Brij-Raj reported this incident but is not sure what ended up coming from it. 

But, this incident taught her that one of the best ways to combat gender discrimination is, “To keep persevering to show that we, as women, are capable of doing what men can do,” she said. “Actions are the most effective form of proof.”

Riven states that she has faced discrimination not necessarily based on gender, but due to, “being a female minority Asian American student that resided in predominantly White surroundings.” 

Though she is studying remotely this semester, on-campus she stated that she has, “Always faced casual racism or heard comments related to my ethnicity. Even if the comments were not intentional or even directed towards me, I would notice discrimination.”

She said that the best way for her to stand up for herself was to take action, and “To be open and honest, upfront and understanding.”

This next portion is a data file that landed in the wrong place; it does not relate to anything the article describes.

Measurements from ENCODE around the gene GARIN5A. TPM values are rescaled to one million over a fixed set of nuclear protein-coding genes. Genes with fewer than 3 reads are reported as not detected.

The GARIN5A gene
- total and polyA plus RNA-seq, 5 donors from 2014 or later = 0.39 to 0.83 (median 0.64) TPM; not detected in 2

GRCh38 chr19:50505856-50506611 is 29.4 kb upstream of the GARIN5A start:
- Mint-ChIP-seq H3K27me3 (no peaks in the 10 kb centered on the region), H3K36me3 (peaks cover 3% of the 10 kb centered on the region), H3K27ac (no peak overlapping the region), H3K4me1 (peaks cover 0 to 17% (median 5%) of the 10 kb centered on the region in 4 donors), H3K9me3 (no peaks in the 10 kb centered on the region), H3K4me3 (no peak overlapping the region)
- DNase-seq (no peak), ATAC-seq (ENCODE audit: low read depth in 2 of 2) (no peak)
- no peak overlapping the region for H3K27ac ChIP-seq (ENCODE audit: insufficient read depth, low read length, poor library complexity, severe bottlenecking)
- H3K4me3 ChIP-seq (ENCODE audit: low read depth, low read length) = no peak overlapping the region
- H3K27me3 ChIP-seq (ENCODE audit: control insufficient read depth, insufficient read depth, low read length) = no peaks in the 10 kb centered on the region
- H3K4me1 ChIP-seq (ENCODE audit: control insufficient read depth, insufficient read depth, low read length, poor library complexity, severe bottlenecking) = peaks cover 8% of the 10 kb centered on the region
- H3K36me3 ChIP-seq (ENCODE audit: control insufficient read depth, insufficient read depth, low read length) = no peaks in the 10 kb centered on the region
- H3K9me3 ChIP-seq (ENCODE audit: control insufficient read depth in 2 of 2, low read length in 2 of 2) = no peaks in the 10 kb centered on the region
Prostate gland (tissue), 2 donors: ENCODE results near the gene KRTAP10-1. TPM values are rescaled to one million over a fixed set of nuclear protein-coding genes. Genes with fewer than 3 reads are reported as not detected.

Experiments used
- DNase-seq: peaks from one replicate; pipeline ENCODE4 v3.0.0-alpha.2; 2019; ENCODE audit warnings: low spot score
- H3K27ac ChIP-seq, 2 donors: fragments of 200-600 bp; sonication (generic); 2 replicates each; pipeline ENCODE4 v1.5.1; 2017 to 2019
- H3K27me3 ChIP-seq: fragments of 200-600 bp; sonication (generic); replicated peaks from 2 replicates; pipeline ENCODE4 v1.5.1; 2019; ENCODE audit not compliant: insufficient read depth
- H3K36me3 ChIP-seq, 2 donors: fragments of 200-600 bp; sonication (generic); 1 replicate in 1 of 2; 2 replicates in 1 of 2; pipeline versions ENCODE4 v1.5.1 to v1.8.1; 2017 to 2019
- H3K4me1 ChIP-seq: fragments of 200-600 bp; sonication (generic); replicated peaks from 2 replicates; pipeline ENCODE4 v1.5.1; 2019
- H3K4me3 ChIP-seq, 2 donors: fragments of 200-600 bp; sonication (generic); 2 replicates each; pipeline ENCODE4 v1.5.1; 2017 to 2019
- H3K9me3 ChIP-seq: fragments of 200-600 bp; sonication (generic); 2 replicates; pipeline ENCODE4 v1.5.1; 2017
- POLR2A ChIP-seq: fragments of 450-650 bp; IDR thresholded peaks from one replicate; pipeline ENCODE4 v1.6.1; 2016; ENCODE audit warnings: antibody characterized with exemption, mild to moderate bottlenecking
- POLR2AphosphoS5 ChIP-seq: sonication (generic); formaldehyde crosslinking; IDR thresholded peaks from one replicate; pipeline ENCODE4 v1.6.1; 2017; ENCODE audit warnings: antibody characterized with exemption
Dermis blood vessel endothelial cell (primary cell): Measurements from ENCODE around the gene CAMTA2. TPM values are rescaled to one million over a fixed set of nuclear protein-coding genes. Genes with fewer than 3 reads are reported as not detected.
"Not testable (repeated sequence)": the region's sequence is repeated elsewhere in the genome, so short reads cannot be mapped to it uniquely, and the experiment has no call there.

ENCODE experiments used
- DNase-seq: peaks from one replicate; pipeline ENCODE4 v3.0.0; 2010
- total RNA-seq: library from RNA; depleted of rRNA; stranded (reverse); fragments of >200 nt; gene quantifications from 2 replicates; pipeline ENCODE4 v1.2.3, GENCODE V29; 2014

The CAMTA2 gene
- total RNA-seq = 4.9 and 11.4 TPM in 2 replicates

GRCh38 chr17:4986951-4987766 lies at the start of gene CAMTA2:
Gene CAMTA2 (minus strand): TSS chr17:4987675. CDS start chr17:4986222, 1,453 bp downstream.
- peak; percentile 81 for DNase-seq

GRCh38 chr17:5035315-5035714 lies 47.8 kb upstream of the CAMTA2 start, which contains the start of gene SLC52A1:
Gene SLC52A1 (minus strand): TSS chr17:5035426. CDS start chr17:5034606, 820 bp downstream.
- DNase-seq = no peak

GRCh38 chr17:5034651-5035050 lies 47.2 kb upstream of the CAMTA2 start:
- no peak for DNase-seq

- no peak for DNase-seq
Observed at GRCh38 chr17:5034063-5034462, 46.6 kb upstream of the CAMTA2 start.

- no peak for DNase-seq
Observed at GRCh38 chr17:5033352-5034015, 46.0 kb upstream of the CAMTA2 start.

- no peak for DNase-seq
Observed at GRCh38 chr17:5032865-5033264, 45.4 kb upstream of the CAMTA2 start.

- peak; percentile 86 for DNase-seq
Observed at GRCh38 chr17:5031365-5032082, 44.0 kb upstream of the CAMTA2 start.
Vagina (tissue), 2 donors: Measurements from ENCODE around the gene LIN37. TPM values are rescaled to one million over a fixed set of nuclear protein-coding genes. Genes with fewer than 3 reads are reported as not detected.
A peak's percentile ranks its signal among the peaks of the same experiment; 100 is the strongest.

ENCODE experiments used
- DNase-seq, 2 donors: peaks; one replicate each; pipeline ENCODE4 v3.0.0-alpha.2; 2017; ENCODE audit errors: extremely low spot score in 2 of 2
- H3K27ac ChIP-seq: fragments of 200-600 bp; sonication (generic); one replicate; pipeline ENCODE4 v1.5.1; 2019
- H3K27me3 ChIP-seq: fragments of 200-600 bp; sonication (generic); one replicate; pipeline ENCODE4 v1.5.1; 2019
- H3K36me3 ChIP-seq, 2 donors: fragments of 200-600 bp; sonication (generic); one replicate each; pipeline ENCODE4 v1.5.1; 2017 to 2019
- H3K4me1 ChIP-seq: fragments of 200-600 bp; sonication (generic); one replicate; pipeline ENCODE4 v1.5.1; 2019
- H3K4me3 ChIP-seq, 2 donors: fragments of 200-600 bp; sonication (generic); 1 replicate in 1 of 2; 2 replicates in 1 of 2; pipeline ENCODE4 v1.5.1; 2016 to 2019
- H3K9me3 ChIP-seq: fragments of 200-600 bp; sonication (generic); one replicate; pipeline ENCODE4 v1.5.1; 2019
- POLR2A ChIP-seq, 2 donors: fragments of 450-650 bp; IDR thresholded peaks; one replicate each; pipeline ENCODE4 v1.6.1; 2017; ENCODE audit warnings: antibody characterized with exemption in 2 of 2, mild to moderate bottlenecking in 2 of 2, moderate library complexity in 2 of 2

“I usually do not like to approach any negative situation with hostility, as I believe this will not get people to change for the better. Rather, I appreciate sparking genuine conversations. If we do not talk about problems like discrimination, this will never better the environment we live in,” Riven remarked.

She continued to say that she commends Fairfield University for taking action in vital instances when necessary, such as after the death of George Floyd, and as well as the violence against the Asian and Pacific Islanders (AAPI) after the “devastating” Atlanta shootings.

Many others involved in the campaign stated that the campaign was a step in the right direction in terms of bettering gender equality. 

Senior Kiersten Bjork agreed with this sentiment, but stated, “There is always more to be done.”

Bjork believes that “Making sure to market the women’s sports teams and their events to the same extent that the men’s team are promoted, creating spaces for people outside of the conventional straight, white, able-bodied male box that so many fields and industries expect to be the norm.”